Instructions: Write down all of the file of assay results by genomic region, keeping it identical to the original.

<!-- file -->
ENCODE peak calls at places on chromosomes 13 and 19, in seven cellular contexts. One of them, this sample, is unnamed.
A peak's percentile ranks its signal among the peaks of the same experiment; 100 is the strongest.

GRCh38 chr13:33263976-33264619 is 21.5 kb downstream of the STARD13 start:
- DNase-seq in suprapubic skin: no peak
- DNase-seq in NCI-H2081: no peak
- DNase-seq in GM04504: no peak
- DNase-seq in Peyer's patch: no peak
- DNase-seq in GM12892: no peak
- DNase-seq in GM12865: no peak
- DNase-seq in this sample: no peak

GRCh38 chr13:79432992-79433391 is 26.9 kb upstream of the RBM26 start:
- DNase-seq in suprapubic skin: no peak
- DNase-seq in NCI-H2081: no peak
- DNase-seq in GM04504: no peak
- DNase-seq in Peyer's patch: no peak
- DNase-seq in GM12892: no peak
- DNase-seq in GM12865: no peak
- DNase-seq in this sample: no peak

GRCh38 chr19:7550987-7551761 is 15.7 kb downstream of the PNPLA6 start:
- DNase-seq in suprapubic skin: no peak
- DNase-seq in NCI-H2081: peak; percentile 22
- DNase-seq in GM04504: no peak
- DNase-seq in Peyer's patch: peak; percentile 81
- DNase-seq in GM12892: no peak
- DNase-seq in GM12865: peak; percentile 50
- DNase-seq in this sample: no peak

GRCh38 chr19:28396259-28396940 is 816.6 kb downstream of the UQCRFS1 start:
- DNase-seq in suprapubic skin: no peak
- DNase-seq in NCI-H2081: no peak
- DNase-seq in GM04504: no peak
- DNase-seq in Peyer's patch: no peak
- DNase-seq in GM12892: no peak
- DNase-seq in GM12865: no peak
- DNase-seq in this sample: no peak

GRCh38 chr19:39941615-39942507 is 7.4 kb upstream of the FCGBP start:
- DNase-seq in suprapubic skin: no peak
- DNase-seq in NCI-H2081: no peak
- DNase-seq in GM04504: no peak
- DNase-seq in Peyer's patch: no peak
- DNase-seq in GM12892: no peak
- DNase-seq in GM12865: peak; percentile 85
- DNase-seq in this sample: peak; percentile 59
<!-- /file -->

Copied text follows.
ENCODE peak calls at places on chromosomes 13 and 19, in seven cellular contexts. One of them, this sample, is unnamed.
A peak's percentile ranks its signal among the peaks of the same experiment; 100 is the strongest.

GRCh38 chr13:33263976-33264619 is 21.5 kb downstream of the STARD13 start:
- DNase-seq in suprapubic skin: no peak
- DNase-seq in NCI-H2081: no peak
- DNase-seq in GM04504: no peak
- DNase-seq in Peyer's patch: no peak
- DNase-seq in GM12892: no peak
- DNase-seq in GM12865: no peak
- DNase-seq in this sample: no peak

GRCh38 chr13:79432992-79433391 is 26.9 kb upstream of the RBM26 start:
- DNase-seq in suprapubic skin: no peak
- DNase-seq in NCI-H2081: no peak
- DNase-seq in GM04504: no peak
- DNase-seq in Peyer's patch: no peak
- DNase-seq in GM12892: no peak
- DNase-seq in GM12865: no peak
- DNase-seq in this sample: no peak

GRCh38 chr19:7550987-7551761 is 15.7 kb downstream of the PNPLA6 start:
- DNase-seq in suprapubic skin: no peak
- DNase-seq in NCI-H2081: peak; percentile 22
- DNase-seq in GM04504: no peak
- DNase-seq in Peyer's patch: peak; percentile 81
- DNase-seq in GM12892: no peak
- DNase-seq in GM12865: peak; percentile 50
- DNase-seq in this sample: no peak

GRCh38 chr19:28396259-28396940 is 816.6 kb downstream of the UQCRFS1 start:
- DNase-seq in suprapubic skin: no peak
- DNase-seq in NCI-H2081: no peak
- DNase-seq in GM04504: no peak
- DNase-seq in Peyer's patch: no peak
- DNase-seq in GM12892: no peak
- DNase-seq in GM12865: no peak
- DNase-seq in this sample: no peak

GRCh38 chr19:39941615-39942507 is 7.4 kb upstream of the FCGBP start:
- DNase-seq in suprapubic skin: no peak
- DNase-seq in NCI-H2081: no peak
- DNase-seq in GM04504: no peak
- DNase-seq in Peyer's patch: no peak
- DNase-seq in GM12892: no peak
- DNase-seq in GM12865: peak; percentile 85
- DNase-seq in this sample: peak; percentile 59